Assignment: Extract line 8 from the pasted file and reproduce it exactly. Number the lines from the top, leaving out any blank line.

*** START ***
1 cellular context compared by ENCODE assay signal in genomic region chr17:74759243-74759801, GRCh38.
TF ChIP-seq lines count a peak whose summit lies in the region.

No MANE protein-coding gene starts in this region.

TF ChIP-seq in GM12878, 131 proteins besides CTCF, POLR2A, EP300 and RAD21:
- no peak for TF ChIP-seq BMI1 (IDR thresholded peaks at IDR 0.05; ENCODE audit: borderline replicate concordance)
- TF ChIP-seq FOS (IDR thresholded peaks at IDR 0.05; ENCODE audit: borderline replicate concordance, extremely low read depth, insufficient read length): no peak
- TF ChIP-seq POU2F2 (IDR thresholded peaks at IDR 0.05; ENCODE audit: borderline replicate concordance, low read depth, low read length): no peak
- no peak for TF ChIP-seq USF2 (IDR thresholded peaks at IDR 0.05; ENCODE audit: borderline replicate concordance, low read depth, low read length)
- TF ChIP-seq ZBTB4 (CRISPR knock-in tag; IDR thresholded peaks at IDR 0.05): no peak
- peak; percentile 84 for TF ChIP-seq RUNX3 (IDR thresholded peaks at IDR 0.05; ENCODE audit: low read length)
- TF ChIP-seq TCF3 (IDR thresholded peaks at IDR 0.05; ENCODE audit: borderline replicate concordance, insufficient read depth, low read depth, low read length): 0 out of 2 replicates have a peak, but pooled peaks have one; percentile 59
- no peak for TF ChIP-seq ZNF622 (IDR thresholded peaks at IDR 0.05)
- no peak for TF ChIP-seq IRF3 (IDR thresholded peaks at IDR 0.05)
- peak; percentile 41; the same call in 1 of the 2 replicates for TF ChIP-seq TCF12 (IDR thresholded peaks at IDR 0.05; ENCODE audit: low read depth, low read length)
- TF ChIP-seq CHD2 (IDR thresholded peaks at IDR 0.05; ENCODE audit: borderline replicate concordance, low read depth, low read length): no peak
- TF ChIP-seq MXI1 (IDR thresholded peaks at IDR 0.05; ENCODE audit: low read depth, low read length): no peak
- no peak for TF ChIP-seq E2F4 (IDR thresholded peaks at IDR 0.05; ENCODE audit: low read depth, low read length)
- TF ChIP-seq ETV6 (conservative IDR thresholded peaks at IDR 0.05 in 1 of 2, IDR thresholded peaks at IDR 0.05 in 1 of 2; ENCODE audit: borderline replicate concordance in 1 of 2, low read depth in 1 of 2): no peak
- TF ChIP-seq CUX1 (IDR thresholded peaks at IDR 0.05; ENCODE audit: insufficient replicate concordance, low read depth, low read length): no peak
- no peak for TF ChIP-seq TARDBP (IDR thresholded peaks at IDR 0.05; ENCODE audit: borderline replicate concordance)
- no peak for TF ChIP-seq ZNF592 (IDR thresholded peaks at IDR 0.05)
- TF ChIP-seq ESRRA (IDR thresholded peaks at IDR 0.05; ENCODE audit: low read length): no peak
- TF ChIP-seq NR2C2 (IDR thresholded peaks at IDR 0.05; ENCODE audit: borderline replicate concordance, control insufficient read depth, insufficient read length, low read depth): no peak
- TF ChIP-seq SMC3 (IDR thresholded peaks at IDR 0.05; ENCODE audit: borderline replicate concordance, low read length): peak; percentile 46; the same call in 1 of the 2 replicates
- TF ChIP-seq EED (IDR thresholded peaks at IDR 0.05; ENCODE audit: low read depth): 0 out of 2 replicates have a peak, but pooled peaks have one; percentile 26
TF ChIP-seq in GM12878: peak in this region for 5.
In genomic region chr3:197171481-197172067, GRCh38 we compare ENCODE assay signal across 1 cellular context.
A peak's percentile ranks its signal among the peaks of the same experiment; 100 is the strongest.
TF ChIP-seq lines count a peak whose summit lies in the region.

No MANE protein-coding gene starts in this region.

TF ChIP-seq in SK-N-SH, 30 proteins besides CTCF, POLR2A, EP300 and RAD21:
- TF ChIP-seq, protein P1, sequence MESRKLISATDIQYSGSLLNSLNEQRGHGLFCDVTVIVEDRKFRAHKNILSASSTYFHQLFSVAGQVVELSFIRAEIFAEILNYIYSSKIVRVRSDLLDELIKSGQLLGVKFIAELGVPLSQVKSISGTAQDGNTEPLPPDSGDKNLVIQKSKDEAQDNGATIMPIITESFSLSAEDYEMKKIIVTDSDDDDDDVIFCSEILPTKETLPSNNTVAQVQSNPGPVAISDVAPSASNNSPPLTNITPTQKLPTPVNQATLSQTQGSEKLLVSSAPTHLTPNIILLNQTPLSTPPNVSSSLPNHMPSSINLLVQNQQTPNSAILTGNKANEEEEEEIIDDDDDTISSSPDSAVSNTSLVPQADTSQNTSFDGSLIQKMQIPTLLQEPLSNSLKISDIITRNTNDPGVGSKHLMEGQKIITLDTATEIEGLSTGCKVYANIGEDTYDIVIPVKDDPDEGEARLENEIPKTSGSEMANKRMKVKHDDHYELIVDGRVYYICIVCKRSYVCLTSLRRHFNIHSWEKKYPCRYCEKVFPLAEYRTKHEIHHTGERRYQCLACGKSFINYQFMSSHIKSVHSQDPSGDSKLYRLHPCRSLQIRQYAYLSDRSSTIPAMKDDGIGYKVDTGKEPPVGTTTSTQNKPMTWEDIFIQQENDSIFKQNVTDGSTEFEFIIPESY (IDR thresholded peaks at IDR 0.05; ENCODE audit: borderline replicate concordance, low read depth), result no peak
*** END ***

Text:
- no peak for TF ChIP-seq USF2 (IDR thresholded peaks at IDR 0.05; ENCODE audit: borderline replicate concordance, low read depth, low read length)